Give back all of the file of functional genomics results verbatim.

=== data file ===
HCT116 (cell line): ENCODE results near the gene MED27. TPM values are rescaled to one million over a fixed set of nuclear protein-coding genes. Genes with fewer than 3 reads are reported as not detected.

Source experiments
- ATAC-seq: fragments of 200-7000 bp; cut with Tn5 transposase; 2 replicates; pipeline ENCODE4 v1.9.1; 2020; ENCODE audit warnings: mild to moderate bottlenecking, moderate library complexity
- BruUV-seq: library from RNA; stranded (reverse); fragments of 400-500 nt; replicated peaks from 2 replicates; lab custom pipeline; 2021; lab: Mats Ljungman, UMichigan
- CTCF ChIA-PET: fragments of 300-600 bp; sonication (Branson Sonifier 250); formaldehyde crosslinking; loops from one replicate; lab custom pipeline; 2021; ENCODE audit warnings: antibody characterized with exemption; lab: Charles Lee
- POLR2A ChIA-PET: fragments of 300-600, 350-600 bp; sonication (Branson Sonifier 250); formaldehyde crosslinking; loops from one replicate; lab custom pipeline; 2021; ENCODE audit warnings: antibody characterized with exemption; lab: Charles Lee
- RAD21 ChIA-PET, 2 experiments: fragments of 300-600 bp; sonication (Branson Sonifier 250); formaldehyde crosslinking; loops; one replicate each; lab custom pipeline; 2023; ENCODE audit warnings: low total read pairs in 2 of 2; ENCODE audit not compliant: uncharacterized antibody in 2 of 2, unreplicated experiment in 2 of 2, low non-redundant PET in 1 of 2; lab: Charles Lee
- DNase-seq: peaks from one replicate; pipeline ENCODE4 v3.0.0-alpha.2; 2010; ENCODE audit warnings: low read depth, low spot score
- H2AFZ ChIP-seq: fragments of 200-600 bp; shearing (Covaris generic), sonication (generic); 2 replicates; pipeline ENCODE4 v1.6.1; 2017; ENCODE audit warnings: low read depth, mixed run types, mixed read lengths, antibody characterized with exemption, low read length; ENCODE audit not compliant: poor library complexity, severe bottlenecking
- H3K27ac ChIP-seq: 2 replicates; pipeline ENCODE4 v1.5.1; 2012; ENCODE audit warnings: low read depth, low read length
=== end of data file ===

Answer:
HCT116 (cell line): ENCODE results near the gene MED27. TPM values are rescaled to one million over a fixed set of nuclear protein-coding genes. Genes with fewer than 3 reads are reported as not detected.

Source experiments
- ATAC-seq: fragments of 200-7000 bp; cut with Tn5 transposase; 2 replicates; pipeline ENCODE4 v1.9.1; 2020; ENCODE audit warnings: mild to moderate bottlenecking, moderate library complexity
- BruUV-seq: library from RNA; stranded (reverse); fragments of 400-500 nt; replicated peaks from 2 replicates; lab custom pipeline; 2021; lab: Mats Ljungman, UMichigan
- CTCF ChIA-PET: fragments of 300-600 bp; sonication (Branson Sonifier 250); formaldehyde crosslinking; loops from one replicate; lab custom pipeline; 2021; ENCODE audit warnings: antibody characterized with exemption; lab: Charles Lee
- POLR2A ChIA-PET: fragments of 300-600, 350-600 bp; sonication (Branson Sonifier 250); formaldehyde crosslinking; loops from one replicate; lab custom pipeline; 2021; ENCODE audit warnings: antibody characterized with exemption; lab: Charles Lee
- RAD21 ChIA-PET, 2 experiments: fragments of 300-600 bp; sonication (Branson Sonifier 250); formaldehyde crosslinking; loops; one replicate each; lab custom pipeline; 2023; ENCODE audit warnings: low total read pairs in 2 of 2; ENCODE audit not compliant: uncharacterized antibody in 2 of 2, unreplicated experiment in 2 of 2, low non-redundant PET in 1 of 2; lab: Charles Lee
- DNase-seq: peaks from one replicate; pipeline ENCODE4 v3.0.0-alpha.2; 2010; ENCODE audit warnings: low read depth, low spot score
- H2AFZ ChIP-seq: fragments of 200-600 bp; shearing (Covaris generic), sonication (generic); 2 replicates; pipeline ENCODE4 v1.6.1; 2017; ENCODE audit warnings: low read depth, mixed run types, mixed read lengths, antibody characterized with exemption, low read length; ENCODE audit not compliant: poor library complexity, severe bottlenecking
- H3K27ac ChIP-seq: 2 replicates; pipeline ENCODE4 v1.5.1; 2012; ENCODE audit warnings: low read depth, low read length